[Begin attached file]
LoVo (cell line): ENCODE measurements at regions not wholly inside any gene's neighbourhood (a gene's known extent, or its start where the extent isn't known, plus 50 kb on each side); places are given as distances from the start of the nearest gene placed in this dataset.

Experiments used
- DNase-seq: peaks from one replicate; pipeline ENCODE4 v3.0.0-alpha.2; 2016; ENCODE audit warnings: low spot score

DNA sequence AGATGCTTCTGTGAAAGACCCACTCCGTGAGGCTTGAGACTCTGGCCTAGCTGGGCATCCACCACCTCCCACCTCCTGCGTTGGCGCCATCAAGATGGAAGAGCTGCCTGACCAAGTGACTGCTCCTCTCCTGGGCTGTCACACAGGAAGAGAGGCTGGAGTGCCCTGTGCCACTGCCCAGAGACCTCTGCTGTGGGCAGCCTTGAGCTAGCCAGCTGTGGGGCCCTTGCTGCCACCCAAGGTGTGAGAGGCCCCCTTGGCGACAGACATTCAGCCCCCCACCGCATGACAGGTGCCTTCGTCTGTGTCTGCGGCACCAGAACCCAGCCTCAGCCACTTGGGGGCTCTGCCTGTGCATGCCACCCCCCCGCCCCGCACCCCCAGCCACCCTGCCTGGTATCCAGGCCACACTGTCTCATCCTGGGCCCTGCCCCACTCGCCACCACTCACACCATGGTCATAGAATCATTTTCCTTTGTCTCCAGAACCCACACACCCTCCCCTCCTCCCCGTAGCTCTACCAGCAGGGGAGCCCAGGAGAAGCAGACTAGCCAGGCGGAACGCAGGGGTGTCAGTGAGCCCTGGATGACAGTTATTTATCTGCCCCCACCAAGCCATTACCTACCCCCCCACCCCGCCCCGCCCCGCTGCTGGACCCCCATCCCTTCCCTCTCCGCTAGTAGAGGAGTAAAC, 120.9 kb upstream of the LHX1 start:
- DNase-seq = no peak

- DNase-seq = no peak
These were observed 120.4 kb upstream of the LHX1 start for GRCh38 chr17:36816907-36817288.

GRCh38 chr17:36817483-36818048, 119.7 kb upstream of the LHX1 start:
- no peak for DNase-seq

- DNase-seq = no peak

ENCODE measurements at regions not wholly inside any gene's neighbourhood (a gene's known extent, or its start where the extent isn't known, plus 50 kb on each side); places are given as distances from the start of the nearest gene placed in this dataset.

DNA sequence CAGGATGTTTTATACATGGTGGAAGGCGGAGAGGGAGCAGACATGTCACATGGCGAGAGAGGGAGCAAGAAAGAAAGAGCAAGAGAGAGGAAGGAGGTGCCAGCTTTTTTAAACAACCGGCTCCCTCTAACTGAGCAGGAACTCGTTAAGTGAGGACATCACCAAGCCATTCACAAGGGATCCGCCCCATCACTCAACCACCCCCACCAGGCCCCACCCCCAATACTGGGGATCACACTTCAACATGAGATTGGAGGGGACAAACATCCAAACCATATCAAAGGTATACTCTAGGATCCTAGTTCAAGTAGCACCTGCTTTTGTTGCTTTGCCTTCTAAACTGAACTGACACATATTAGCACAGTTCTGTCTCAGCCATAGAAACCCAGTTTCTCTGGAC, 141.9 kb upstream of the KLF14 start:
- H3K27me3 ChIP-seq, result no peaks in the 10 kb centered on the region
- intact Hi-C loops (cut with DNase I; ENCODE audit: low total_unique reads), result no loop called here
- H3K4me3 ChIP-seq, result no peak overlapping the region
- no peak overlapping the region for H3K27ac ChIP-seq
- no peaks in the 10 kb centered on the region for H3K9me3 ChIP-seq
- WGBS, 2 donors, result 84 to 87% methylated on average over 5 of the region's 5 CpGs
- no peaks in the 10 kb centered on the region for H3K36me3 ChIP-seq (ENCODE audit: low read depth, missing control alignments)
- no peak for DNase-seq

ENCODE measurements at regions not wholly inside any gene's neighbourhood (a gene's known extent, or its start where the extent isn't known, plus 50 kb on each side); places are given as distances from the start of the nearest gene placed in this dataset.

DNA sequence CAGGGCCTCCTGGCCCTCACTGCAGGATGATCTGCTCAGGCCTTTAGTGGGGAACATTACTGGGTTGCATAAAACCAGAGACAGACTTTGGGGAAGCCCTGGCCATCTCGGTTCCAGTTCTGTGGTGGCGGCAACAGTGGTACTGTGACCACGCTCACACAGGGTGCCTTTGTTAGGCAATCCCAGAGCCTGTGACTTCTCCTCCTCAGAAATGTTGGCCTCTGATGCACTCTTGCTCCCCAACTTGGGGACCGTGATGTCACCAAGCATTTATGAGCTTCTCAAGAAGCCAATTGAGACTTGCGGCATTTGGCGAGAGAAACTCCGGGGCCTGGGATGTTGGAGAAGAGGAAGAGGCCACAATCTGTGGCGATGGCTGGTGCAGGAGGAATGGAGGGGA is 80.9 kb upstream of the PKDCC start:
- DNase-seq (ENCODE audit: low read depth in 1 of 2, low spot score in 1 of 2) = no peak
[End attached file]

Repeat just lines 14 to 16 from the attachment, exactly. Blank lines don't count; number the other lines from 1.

- intact Hi-C loops (cut with DNase I; ENCODE audit: low total_unique reads), result no loop called here
- H3K4me3 ChIP-seq, result no peak overlapping the region
- no peak overlapping the region for H3K27ac ChIP-seq